If there is currently a ‘surge’ in interest in private clouds it is deeply confusing (and disturbing) to me given that the basis for focusing attention on private infrastructures appears to be deeply flawed thinking around control, service and security.  As we have discussed not only are cloud services the best opportunity that businesses have ever had to improve these factors to their own gain but a misplaced desire to retain the IT models of today also undermines the huge business optimisations available through specialisation and condemns businesses to limited choice, high costs and poor service levels.  The very concerns that are expressed as reasons not to move to cloud models – due to a concentration on FUD around a small number of technical issues – are actually the things that businesses have most to gain from should they be bold and start a managed transition to new models.  Cloud models will give them control over their IT by allowing them to choose from different providers to optimise different areas of their business without sacrificing scale and management benefits; service levels of cloud providers – whilst not currently guaranteed – are often better than they’ve ever experienced and entrusting security to focused third parties is probably smarter than leaving it as one of many diverse concerns for stretched IT departments. 

Fundamentally, though, there is no equivalence between the concept of public (including logically private but shared) and truly private clouds; public services enable specialisation, focus and all of the benefits we’ve outlined whereas private clouds are just a vote to continue with the old way.  Yes virtualisation might reduce some costs, yes consolidation might help but at the end of the day the choice is not the simple hosting decision it’s often made out to be but one of business strategy and outlook.  It boils down to a choice between being specialised, outward looking, networked and able to accelerate capability building by taking advantage of other people’s scale and expertise or rejecting these transformational benefits and living within the scale and capability constraints of your existing business – even as other companies transform and build new and powerful value networks without you.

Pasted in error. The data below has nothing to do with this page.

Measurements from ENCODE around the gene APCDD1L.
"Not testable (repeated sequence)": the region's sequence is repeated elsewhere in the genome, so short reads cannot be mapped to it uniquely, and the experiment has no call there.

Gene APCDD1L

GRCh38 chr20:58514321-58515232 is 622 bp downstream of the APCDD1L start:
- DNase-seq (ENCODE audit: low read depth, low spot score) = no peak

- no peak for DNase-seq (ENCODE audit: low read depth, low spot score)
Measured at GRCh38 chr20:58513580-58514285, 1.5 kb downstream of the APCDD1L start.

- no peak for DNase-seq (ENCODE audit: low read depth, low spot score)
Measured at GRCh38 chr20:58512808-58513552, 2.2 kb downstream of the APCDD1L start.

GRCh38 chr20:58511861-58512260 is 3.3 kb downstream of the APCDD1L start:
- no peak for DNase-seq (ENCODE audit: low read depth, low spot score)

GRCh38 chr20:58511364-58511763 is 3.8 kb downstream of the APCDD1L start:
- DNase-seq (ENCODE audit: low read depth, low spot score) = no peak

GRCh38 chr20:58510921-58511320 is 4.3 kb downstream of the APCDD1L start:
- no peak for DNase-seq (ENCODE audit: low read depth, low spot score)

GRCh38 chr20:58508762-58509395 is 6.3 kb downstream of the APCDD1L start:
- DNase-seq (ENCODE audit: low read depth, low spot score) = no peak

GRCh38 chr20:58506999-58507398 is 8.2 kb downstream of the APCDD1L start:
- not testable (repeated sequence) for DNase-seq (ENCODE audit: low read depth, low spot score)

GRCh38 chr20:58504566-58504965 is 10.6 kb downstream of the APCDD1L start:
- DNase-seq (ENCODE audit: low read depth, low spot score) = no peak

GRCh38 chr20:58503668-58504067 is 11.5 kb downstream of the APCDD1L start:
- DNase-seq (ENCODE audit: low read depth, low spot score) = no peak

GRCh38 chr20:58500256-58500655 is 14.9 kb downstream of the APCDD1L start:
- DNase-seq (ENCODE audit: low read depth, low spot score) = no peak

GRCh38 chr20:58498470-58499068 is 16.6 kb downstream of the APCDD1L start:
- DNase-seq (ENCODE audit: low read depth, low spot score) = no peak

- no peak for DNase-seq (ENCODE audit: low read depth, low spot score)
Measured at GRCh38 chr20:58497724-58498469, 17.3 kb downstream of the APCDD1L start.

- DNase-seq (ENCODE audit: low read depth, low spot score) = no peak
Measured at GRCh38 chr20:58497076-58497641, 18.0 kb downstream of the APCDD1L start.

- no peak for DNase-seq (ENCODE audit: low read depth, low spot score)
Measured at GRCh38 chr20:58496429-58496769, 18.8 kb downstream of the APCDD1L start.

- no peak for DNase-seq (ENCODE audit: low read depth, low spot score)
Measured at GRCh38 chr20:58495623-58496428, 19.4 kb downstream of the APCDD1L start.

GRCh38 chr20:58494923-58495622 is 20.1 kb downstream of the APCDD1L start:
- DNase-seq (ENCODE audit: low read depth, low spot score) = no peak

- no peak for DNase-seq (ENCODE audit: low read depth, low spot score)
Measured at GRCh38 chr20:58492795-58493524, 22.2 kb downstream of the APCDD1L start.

Differentiation vs Integration (Addenda)

22 Jun

After completing my post on different kinds of differentiation the other day I still had a number of points left over that didn’t really fit neatly into the flow of the arguments I presented.  I still think some of them are interesting, though, and so thought I’d add them as addendums to my previous post!

Addendum 1

The first point was a general feeling that ‘standardisation’ is a good thing from an IT perspective.  This stemmed from one of Richard’s explicit statements that:

“Many people in the IT world take for granted that standardization (reduction in variety) is a good thing”

Interestingly it is true to say that from an IT perspective standardisation is generally a good thing (since IT is an infrastructural capability).  Such standardisation, however, must allow for key variances that allow people to configure and consume the standardised applications and systems in a way that enables them to reach their goals (so they must support configuration for each ‘tenant’).  Echoing my other post on evolution – in order to consider this at both an organisational and a market level – we can see that a shift to cloud computing (and ultimately consumption of specialised business capabilities across organisational boundaries) opens up a wider vista than is traditionally available within a single company.